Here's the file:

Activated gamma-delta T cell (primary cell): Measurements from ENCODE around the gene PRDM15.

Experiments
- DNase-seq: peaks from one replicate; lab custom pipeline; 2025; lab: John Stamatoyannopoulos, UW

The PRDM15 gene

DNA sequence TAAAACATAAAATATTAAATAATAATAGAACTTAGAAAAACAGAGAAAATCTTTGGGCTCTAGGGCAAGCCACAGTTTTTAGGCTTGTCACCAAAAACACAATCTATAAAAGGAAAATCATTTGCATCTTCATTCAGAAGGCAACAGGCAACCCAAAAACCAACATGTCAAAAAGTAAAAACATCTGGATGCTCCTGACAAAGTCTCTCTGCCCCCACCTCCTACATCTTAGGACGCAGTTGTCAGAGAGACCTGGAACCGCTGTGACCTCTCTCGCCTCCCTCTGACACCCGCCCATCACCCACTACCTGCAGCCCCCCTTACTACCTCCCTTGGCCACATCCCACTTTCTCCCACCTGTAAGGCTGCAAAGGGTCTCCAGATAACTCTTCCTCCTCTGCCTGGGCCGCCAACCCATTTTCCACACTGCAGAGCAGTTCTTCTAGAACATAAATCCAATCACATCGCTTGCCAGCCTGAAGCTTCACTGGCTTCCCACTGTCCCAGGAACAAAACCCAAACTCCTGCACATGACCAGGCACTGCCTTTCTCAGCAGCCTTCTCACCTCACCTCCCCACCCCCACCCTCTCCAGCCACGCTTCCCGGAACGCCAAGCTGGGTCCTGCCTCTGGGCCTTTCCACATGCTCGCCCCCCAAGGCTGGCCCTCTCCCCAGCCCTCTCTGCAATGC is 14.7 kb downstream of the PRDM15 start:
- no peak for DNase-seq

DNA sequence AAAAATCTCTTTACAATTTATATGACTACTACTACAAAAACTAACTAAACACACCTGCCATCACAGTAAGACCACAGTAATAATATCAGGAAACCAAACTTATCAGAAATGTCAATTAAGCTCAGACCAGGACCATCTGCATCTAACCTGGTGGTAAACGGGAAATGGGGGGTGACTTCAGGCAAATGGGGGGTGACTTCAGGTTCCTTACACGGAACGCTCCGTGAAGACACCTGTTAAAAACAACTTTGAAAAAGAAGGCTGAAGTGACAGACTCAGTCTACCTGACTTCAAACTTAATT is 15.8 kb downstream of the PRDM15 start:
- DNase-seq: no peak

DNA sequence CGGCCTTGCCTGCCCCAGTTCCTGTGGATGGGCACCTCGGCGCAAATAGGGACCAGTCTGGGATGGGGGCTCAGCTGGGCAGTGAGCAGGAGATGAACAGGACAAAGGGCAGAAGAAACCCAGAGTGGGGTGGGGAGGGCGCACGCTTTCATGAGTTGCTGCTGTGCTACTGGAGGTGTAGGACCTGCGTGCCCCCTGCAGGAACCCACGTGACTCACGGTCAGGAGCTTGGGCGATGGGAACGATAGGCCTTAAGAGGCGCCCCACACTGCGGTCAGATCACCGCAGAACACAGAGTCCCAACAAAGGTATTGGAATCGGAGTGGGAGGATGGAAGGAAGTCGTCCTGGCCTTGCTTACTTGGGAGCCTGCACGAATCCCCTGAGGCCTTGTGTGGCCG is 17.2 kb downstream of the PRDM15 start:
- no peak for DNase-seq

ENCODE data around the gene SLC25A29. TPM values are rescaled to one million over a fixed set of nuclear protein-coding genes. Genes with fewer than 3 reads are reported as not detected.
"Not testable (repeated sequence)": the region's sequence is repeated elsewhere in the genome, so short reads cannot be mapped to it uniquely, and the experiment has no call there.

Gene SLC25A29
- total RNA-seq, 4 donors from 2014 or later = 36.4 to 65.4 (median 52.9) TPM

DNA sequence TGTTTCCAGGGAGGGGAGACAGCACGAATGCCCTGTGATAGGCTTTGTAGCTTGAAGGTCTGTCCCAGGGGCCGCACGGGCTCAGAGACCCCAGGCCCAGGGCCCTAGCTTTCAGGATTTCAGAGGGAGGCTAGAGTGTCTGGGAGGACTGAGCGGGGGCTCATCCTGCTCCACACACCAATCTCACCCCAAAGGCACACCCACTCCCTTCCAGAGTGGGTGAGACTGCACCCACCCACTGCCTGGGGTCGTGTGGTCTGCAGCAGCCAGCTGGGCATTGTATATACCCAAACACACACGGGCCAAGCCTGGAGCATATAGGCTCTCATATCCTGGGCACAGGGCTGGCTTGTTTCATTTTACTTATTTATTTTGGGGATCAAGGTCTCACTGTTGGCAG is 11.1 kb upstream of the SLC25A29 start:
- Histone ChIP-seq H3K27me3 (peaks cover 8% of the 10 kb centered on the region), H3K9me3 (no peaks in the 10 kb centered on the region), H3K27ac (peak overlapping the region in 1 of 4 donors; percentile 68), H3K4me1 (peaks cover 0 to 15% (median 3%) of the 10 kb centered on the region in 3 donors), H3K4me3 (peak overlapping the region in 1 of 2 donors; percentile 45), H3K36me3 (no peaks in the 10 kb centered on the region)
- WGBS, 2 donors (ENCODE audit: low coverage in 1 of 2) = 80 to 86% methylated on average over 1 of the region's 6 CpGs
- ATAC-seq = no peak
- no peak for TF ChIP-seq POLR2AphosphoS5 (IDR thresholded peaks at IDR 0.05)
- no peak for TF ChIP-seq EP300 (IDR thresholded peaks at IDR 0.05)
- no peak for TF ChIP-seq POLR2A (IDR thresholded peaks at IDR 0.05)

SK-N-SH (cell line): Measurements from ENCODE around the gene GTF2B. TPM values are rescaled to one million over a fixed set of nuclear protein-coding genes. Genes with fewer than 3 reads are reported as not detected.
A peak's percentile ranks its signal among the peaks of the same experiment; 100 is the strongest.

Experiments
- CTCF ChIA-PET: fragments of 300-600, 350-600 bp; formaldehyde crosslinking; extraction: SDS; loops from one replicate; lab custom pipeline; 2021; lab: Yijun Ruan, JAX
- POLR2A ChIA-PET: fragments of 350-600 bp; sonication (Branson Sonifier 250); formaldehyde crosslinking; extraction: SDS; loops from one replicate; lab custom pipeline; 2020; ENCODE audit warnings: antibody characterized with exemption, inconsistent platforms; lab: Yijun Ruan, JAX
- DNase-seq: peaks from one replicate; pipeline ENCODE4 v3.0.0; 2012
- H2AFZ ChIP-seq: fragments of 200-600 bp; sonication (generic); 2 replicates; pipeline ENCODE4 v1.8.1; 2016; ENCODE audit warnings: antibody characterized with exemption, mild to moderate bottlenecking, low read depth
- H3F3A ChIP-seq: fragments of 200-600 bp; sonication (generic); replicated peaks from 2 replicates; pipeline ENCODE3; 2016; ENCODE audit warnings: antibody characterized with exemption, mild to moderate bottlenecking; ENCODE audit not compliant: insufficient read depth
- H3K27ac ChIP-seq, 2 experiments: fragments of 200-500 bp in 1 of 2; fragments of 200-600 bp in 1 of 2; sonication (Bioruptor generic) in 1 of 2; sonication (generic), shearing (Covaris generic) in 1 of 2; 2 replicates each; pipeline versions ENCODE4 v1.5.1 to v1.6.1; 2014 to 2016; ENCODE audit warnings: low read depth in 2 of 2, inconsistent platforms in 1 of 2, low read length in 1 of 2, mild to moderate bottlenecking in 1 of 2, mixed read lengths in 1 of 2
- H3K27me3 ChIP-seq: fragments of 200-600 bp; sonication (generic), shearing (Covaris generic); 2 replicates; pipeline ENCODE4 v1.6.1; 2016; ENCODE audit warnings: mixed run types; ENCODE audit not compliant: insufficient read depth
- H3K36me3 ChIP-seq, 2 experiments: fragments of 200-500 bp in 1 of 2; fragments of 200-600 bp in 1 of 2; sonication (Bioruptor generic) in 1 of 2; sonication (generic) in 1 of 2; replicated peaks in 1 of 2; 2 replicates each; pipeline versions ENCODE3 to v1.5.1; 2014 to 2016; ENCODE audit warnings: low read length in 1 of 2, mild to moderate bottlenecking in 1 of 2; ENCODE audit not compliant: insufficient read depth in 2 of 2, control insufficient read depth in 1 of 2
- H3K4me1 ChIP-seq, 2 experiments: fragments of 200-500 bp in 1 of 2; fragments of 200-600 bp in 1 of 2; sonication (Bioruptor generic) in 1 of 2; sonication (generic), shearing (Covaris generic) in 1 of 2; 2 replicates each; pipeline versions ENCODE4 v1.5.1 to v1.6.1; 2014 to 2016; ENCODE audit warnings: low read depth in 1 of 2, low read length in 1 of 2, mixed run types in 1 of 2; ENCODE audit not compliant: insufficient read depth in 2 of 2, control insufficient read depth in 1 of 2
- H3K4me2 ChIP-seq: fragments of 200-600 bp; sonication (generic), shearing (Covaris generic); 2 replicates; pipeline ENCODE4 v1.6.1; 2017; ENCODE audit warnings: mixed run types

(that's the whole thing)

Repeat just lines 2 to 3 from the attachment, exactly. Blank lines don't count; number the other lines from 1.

Experiments
- DNase-seq: peaks from one replicate; lab custom pipeline; 2025; lab: John Stamatoyannopoulos, UW